I have read many times about Jesus’ miracles of feeding thousands of people with only a small supply of food. In my mind, I always filed these events with Jesus’ other miracles. He healed people, He fed people, and all along the way, He demonstrated His power as the Son of God. I didn’t spend time considering what these miracles might mean for my life. For those of us in America who are wealthy, both by Biblical standards and compared to the rest of the world, it almost seems silly to pray, “Give us this day our daily bread.” Our pantries and refrigerators are generally full of food. Still I am sure that Jesus’ ability to feed many with a little must be a comfort to Christians in some parts of the world. There is a faith developed by dependence that we wealthy believers may never experience.
This week, one of my favorite of Charles Spurgeon’s Morning and Evening devotions came up. He wrote about Paul’s statement in Philippians 4:12, “I know how to abound.” It is easy to look at this passage of Scripture and think it is only about finding contentment when we lack, but as Spurgeon pointed out, “The crucible of adversity is a less severe trial for the Christian than the place of prosperity.” He admonishes us that it actually takes more grace to abound, without dishonoring our faith. I find myself starting off 2020 in a better financial position than I have ever been in. Having savings and investing can be addictive. It is tempting to hoard one’s excess income. But while we must be wise to plan for the future, we are commanded not to store up treasure on earth. It is yet another balancing act of faith.
“Fear not, little flock, for it is your Father’s good pleasure to give you the kingdom. Sell your possessions, and give to the needy. Provide yourselves with moneybags that do not grow old, with a treasure in the heavens that does not fail, where no thief approaches and no moth destroys. For where your treasure is, there will your heart be also.”
As I was determining how to budget for my annual raise, I knew that some of it needed to be added to my giving. But as I decided how to allocate it, God seemed to be leading me to give even more of it than seemed prudent. It was a frightening idea. I was worried about overextending myself, but I felt God calling me to use the funds in a very specific way. After having decided to “sleep on it,” the next morning I was in Matthew 15 for my daily reading. In the last part of this chapter, Jesus feeds more than four thousand people with seven loaves and a few fish. God’s message to me was clear as I read. He was reminding me that He is not constrained by the rules of math or economics. He can take what I have and use it far beyond what I can imagine, if I will trust Him with it.
In the Gospel accounts of Jesus miraculously feeding the crowds, the authors emphasize His compassion for the people. The interactions with His disciples at these events indicate that He wanted them to feel the same way. He wanted them to be concerned with the peoples’ needs and to have a desire to meet them. I wonder what the disciples thought as they began to distribute bread on those occasions. I can’t imagine that they were without skepticism. If they were like me, they would have been upset that their own dinner was being handed out to others, and there was not likely to be any left over for them. I would love to know how it all went. I wonder whether there was a turning point in their attitudes and countenance when they realized that Jesus was miraculously making the bread supply sufficient. Was it enough to remove their own concerns from their minds? Did it result in more faith?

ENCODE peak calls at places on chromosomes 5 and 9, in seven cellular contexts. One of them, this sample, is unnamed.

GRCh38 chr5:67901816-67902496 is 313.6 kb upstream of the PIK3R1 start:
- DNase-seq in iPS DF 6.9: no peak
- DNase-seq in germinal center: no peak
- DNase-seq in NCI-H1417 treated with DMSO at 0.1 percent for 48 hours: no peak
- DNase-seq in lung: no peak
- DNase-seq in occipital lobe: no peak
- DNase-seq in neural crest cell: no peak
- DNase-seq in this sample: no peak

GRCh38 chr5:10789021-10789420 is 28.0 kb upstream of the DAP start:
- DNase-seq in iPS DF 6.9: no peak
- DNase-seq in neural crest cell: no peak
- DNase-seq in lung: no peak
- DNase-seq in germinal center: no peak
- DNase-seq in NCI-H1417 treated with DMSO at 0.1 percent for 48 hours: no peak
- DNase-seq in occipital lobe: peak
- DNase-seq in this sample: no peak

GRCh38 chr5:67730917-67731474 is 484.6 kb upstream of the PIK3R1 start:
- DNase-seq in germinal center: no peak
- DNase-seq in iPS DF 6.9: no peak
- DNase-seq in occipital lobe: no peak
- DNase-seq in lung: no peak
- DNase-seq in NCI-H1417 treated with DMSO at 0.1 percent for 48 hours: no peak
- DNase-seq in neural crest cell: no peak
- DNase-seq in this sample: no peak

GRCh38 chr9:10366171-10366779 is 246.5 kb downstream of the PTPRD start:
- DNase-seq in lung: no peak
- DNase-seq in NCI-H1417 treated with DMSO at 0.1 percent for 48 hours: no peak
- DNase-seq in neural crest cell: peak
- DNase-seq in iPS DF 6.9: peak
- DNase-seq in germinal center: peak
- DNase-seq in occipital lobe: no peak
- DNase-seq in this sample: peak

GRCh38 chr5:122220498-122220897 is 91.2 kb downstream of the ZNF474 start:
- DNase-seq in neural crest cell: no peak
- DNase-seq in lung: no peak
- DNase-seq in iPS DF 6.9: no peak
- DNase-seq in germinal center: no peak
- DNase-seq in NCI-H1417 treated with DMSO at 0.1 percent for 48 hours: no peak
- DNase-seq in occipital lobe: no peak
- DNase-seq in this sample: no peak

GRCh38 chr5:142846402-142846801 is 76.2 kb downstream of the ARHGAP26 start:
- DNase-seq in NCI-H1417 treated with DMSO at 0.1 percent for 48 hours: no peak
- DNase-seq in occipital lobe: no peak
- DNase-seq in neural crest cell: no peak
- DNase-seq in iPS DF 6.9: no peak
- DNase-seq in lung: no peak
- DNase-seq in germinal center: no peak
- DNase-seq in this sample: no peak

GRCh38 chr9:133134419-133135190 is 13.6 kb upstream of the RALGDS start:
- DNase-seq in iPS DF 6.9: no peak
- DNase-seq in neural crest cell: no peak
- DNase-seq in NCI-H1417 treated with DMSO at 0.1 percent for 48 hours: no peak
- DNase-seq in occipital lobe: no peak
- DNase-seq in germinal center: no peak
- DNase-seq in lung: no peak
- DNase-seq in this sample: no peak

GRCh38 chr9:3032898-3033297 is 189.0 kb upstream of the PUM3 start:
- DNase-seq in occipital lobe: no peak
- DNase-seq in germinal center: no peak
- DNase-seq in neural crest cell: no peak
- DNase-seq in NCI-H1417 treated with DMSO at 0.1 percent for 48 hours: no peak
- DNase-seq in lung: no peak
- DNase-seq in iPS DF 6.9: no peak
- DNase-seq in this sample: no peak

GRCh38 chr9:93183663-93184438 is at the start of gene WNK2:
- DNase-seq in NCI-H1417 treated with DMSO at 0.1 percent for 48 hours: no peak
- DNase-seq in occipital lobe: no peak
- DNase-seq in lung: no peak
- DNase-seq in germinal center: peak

The point is this: whoever sows sparingly will also reap sparingly, and whoever sows bountifully will also reap bountifully. Each one must give as he has decided in his heart, not reluctantly or under compulsion, for God loves a cheerful giver. And God is able to make all grace abound to you, so that having all sufficiency in all things at all times, you may abound in every good work.
2 Corinthians 9:6-8
The New Testament doesn’t command Christians to tithe. It actually requires more than that; it instructs generosity and sacrificial giving. For most Americans, a strict ten percent may feel like a sacrifice, but it isn’t necessarily generous. We get caught up with thinking that we need certain things in our life, many of which are actually luxuries of affluence. But we are surrounded by so much wealth that it is difficult to recognize this. Jesus scolded the Pharisees for tithing legalistically while neglecting the more important matters of justice and mercy. Legalistic giving is not what God wants from us. He doesn’t want us to share our bread begrudgingly. He wants us to have the same compassion for others that He has, and from that, to give generously.
Giving is a discipline, but it is also a joyful expression of faith. We are instructed not to give reluctantly or out of obligation. What honors God is our cheerful giving. Further, He wants us to have faith that if we give sacrificially, He will provide for our needs. I have already learned in my walk with God that being miserly does not lead to wealth or financial comfort. Meanwhile, God has a way of making generosity profitable that can’t be quantified in a formula or captured in a budget. I am continually astounded at God’s faithfulness to me. I pray that I can respond with faithful obedience.